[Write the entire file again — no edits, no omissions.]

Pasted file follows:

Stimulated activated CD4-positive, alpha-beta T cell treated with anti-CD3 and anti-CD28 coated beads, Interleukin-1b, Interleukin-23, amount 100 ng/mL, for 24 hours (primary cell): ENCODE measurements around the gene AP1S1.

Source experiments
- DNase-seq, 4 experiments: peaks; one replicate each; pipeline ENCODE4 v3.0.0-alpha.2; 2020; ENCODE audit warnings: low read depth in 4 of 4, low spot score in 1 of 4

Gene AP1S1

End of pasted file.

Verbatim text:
Stimulated activated CD4-positive, alpha-beta T cell treated with anti-CD3 and anti-CD28 coated beads, Interleukin-1b, Interleukin-23, amount 100 ng/mL, for 24 hours (primary cell): ENCODE measurements around the gene AP1S1.

Source experiments
- DNase-seq, 4 experiments: peaks; one replicate each; pipeline ENCODE4 v3.0.0-alpha.2; 2020; ENCODE audit warnings: low read depth in 4 of 4, low spot score in 1 of 4

Gene AP1S1